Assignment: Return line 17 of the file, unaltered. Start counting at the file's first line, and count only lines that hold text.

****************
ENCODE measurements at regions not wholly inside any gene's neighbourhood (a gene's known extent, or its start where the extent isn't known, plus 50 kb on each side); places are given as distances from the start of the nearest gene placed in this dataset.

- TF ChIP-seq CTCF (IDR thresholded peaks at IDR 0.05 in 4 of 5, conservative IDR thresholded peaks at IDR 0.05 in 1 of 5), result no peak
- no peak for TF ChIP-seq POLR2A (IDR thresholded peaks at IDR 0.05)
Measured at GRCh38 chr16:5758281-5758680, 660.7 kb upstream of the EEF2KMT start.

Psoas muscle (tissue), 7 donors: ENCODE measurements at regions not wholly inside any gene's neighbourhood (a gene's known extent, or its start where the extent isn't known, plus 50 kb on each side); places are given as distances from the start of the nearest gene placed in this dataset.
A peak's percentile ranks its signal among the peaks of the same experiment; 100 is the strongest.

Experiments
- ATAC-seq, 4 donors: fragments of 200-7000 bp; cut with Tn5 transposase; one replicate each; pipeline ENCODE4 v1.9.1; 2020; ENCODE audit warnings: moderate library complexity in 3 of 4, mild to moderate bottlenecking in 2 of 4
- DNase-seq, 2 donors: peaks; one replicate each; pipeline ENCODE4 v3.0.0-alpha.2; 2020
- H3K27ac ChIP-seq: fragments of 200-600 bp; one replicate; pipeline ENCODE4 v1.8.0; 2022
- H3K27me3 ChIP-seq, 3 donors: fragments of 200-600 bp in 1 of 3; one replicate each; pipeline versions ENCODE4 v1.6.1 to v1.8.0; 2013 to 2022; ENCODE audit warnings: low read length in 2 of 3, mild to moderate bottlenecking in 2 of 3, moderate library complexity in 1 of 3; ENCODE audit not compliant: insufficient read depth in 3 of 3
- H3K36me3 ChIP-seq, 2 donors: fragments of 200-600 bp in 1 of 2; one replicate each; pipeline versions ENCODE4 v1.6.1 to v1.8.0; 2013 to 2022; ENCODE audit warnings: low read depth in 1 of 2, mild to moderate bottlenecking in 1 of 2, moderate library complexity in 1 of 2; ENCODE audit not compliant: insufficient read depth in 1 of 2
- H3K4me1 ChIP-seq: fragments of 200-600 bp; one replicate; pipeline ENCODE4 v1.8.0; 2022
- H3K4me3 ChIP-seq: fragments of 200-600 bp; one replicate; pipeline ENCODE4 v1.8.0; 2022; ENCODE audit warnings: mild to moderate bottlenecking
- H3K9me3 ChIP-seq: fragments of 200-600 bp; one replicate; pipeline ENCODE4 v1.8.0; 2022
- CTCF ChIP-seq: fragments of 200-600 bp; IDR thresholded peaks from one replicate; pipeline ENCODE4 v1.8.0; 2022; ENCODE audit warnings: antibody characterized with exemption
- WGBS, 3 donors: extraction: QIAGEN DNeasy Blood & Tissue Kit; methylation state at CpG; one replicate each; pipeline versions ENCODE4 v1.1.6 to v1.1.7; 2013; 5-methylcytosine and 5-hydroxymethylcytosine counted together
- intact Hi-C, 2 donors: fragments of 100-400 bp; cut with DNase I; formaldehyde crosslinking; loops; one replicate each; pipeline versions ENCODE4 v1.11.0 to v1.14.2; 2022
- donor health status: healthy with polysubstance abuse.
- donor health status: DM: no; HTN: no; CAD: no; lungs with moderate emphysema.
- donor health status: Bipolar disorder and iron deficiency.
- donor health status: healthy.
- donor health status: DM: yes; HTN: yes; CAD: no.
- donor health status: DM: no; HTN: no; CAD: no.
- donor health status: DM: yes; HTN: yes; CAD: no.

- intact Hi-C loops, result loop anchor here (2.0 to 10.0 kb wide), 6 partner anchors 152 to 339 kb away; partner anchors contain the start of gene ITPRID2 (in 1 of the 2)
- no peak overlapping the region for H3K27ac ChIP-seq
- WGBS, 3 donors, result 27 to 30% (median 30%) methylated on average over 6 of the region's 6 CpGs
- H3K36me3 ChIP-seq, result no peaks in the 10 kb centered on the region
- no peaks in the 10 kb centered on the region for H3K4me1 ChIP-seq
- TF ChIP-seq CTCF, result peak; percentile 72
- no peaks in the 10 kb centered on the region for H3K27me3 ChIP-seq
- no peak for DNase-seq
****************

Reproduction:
- WGBS, 3 donors: extraction: QIAGEN DNeasy Blood & Tissue Kit; methylation state at CpG; one replicate each; pipeline versions ENCODE4 v1.1.6 to v1.1.7; 2013; 5-methylcytosine and 5-hydroxymethylcytosine counted together